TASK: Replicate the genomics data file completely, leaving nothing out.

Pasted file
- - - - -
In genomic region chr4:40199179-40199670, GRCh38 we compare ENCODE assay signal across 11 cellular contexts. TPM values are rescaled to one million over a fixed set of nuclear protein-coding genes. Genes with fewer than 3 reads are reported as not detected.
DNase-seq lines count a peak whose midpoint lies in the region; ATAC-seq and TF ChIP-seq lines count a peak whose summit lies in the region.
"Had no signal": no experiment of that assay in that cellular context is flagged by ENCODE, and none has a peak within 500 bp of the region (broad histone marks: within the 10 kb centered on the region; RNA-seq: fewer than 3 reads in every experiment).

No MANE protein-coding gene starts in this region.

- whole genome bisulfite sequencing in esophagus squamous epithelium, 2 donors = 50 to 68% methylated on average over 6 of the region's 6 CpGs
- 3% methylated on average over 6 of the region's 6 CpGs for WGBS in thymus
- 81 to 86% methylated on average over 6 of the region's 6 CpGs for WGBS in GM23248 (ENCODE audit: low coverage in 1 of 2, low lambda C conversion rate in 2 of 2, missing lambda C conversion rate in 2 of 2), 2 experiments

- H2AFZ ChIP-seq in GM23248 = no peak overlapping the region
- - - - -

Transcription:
In genomic region chr4:40199179-40199670, GRCh38 we compare ENCODE assay signal across 11 cellular contexts. TPM values are rescaled to one million over a fixed set of nuclear protein-coding genes. Genes with fewer than 3 reads are reported as not detected.
DNase-seq lines count a peak whose midpoint lies in the region; ATAC-seq and TF ChIP-seq lines count a peak whose summit lies in the region.
"Had no signal": no experiment of that assay in that cellular context is flagged by ENCODE, and none has a peak within 500 bp of the region (broad histone marks: within the 10 kb centered on the region; RNA-seq: fewer than 3 reads in every experiment).

No MANE protein-coding gene starts in this region.

- whole genome bisulfite sequencing in esophagus squamous epithelium, 2 donors = 50 to 68% methylated on average over 6 of the region's 6 CpGs
- 3% methylated on average over 6 of the region's 6 CpGs for WGBS in thymus
- 81 to 86% methylated on average over 6 of the region's 6 CpGs for WGBS in GM23248 (ENCODE audit: low coverage in 1 of 2, low lambda C conversion rate in 2 of 2, missing lambda C conversion rate in 2 of 2), 2 experiments

- H2AFZ ChIP-seq in GM23248 = no peak overlapping the region